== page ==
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If you’ve been following this blog, you know I’ve been roasting, peeling, and eating green chile for the past two weeks. I promised I’d quit posting different versions of green chile and while this recipe has nothing to do with that, it was inspired by tortilla testing for future green chile eating. I’ve been trying to come up with a tortilla comparable to the kind made with white flour and lard, which is totally disgusting when you break it down nutritionally, but not bad when you roll it up and dip it into a bowl of green chile stew. Traditional tortilla ingredients are either devoid of nutritional value or off limits because of the gluten, so I’ve been experimenting with different flours in an attempt to create a healthy, tasty, and dip-satisfying tortilla. Gluten-free and dairy-free no less.

This attempt worked okay, but it’s a far cry from a tortilla, so I’ll call it flat bread. It makes for a healthy and interesting sandwich holder. Hey, when you have celiac disease your bread standards change and you have to be creative (not to mention have a good sense of humor). This flat bread also makes a good cracker to spread salmon salad, almond butter or guacamole on. Break it up in chunks and serve on a platter with a yummy and spreadable concoction. Not bad!

I’ve tweaked the recipe and tried it several times now and it seems to come out better with each attempt. I think it’s more about gaining rolling pin dexterity and coordination than actual changes in the recipe. It’s not easy to shuffle that little ball of sticky dough around and flatten it out without the whole thing rolling around the pin. Or cementing itself to the counter. The recipe is simple, the execution of it takes culinary motor skills.

First, a little background on amaranth. Amaranth is quinoa’s cousin. They’re similar in the fact that both contain all the essential amino acids and are considered excellent and complete protein choices. Like quinoa, amaranth is incredibly versatile and is high in fiber, calcium, phosphorus, iron, B vitamins, and vitamin E. Amaranth is actually higher in protein and calcium than milk, so those of you (me too) who are dairy intolerant, take note. It also contains an important calcium cofactor, magnesium. It’s very good stuff!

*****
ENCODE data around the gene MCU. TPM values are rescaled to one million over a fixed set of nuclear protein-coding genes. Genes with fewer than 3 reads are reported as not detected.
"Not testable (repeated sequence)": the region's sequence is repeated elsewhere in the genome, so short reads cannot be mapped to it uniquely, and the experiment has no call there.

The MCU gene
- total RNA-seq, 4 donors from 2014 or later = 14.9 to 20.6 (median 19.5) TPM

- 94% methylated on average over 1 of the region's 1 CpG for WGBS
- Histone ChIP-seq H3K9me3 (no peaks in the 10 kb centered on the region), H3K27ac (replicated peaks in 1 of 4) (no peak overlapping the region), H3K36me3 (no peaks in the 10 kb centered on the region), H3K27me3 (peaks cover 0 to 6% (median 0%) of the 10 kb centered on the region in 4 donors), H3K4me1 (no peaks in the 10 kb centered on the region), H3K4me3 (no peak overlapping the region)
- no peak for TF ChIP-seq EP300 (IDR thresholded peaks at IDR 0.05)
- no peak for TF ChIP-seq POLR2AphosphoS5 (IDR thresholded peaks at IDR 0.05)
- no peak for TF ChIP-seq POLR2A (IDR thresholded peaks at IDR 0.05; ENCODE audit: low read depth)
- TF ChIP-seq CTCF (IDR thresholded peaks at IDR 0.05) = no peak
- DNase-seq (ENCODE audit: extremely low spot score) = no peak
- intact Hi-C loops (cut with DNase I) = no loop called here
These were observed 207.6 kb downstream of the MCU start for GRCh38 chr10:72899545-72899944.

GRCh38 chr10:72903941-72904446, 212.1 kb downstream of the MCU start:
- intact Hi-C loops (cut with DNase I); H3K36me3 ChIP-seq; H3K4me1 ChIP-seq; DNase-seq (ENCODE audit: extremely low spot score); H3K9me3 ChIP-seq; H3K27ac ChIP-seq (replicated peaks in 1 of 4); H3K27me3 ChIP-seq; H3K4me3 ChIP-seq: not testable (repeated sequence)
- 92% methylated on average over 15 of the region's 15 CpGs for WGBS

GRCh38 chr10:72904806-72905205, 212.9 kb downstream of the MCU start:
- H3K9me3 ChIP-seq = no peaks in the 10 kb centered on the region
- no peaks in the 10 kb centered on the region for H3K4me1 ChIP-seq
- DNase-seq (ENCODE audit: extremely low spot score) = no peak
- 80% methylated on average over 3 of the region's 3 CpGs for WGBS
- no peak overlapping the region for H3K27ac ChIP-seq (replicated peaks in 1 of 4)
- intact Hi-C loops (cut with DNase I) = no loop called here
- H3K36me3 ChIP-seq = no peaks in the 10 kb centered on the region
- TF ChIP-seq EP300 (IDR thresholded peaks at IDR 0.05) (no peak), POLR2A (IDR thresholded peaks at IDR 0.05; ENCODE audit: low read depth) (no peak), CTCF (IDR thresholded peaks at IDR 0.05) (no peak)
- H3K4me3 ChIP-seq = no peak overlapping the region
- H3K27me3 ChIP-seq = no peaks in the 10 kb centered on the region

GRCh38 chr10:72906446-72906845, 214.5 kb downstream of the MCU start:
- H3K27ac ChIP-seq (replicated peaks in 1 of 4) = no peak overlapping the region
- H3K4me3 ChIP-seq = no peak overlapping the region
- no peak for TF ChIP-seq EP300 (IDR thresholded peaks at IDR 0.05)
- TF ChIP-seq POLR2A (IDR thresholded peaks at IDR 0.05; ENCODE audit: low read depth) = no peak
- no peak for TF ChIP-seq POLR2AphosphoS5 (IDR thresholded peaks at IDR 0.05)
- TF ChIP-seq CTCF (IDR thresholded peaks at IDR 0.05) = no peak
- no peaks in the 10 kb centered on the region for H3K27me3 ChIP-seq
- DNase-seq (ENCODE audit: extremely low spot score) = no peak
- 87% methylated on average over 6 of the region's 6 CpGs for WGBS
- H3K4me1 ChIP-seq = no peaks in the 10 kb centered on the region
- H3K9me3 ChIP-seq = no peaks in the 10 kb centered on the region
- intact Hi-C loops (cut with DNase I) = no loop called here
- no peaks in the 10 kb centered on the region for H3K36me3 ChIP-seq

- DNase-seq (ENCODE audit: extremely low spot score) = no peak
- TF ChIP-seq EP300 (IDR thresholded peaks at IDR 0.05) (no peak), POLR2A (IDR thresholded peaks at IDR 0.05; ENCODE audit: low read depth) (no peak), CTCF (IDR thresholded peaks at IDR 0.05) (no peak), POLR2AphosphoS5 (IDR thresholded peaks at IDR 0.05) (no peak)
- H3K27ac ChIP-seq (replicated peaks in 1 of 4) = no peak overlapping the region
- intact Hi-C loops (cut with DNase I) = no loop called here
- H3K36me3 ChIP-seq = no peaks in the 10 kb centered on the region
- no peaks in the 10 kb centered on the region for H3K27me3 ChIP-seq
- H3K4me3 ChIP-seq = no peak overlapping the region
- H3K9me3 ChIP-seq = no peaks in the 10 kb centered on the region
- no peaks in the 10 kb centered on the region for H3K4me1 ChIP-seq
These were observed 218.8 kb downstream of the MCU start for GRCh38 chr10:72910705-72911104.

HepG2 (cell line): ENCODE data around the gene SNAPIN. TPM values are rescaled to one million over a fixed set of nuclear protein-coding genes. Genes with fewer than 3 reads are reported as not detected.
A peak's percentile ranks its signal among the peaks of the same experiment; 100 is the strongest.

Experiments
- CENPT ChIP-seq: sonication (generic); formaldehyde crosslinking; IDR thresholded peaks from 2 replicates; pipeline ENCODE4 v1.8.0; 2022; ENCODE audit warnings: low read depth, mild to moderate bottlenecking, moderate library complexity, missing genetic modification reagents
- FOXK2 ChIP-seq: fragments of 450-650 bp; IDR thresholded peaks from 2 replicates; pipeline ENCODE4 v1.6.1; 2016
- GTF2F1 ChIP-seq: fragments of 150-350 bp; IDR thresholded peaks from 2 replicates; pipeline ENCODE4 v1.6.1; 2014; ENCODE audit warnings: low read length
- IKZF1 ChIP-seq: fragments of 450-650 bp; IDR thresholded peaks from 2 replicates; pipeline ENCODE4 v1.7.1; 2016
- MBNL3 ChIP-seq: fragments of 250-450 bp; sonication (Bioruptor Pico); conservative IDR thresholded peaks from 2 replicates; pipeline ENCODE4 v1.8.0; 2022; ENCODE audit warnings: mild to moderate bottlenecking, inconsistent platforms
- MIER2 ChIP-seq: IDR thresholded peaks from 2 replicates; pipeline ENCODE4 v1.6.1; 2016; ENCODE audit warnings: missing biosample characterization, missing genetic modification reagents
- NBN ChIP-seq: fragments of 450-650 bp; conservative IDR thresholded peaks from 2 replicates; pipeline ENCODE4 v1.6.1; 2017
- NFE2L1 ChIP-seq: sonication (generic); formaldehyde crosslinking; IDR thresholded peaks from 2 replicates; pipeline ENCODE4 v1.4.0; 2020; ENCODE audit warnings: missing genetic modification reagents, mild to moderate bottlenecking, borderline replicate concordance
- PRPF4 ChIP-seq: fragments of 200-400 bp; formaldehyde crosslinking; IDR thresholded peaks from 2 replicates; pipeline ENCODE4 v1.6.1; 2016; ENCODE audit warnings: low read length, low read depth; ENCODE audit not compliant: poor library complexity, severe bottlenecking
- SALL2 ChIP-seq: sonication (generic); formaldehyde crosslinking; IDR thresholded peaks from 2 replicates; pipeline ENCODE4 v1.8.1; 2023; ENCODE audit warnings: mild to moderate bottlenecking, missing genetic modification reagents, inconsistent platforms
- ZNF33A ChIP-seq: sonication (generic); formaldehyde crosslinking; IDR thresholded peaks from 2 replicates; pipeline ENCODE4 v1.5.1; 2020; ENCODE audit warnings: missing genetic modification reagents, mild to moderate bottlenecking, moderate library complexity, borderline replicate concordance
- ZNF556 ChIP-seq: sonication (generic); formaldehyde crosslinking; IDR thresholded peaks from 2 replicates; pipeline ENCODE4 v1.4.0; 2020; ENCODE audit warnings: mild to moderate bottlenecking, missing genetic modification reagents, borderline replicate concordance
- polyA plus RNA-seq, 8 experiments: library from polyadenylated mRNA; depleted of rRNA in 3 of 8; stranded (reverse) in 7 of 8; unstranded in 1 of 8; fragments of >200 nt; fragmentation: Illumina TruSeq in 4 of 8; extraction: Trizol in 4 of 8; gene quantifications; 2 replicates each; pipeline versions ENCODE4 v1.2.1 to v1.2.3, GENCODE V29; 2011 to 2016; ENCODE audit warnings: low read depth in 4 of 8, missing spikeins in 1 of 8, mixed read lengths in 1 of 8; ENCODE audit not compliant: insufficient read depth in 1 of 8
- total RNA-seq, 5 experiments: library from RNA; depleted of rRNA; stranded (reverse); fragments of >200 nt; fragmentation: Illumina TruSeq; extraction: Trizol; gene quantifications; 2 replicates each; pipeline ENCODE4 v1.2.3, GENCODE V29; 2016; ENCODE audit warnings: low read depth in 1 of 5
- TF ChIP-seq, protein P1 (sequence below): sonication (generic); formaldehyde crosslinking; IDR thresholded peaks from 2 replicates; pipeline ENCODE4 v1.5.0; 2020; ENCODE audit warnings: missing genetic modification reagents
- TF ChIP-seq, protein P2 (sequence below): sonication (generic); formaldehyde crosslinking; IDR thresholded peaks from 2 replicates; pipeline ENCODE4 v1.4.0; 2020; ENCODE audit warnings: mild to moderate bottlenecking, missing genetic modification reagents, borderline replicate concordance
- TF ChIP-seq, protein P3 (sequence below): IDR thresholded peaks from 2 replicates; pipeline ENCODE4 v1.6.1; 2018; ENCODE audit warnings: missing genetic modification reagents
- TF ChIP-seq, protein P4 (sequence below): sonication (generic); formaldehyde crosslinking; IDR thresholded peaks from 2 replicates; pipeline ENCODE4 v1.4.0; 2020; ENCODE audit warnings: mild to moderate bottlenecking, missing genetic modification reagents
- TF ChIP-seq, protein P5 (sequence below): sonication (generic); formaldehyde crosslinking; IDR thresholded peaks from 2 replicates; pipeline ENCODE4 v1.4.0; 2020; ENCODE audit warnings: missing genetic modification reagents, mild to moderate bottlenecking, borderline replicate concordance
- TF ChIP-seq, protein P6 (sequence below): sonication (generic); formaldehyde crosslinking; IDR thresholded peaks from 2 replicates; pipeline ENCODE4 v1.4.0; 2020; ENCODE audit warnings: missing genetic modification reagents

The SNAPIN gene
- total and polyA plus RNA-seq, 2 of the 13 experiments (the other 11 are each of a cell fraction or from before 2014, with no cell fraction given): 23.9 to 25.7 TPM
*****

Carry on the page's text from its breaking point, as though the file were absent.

It has a nutty, herbal, earthy taste, which I love, but it might take some getting used to if you’ve been stuck in the refined, wheat flour rut. You can mix a little of the whole grain in with rice or quinoa (or any grain) to add a delicate crunch to your dish, or cook it up and mix in some agave, apple chunks, and nuts for a yummy breakfast porridge. It releases a form of starch called amylopectin while cooking, which gives a creamy feel to it (kind of like risotto). Amaranth flour provides some leavening properties while baking, so it’s a good choice for those of us who avoid gluten.

amaranth flatbread

what you need
1 cup amaranth flour (if you can’t find this at a health food market, you can order it from Bob’s Red Mill)
1/3 cup water
1/2 teaspoon sea salt
1 teaspoon grapeseed oil (or olive oil)
1/2 teaspoon seasonings (I’ve used everything from red chile blend to Italian seasonings, be creative)
grapeseed oil for frying

what you do
whisk amaranth flour with salt and seasoning
stir the oil into the water, add to the flour and check consistency; you want the dough moist but not sticky
knead it a bit to blend it together and prepare it to roll into a ball (you may have to add a bit more flour or water; play with it until you find the right consistency)
roll into a ball about the size of a lime and roll it around in your hands until it’s in a non-sticky form
use additional flour to coat the rolling pin and the counter top and roll out into a flat circle about 1/8th inch thick; the edges will be uneven (at least mine are); the circle should be about 5” inches across
put a tablespoon or so of oil in a small frying pan and heat to moderate heat
place the dough circle in the frying pan and cook for a few minutes on each side; press it down with a spatula if you have to
make sure each side is nicely browned and cooked fully; it will look a bit dry and browned like a tortilla
makes 3 or 4 pieces of flatbread

If you have any leftovers or you make a bigger batch, store in the refrigerator and heat in the toaster. Enjoy!

P.S. Although I haven’t tried it yet, the Bob’s Red Mill amaranth flour package has a pancake recipe on the back that looks so good. Yum!

One Response to “amaranth flatbread; all about the grain”

  1. Robin says:

    Thank you for this simple & tasty recipe! Came out perfect. 🙂

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Disclaimer: All material on this website is provided for informational and educational use only and should not be used for diagnostic purposes. Consult with your physician regarding any health or medical concerns you may have.
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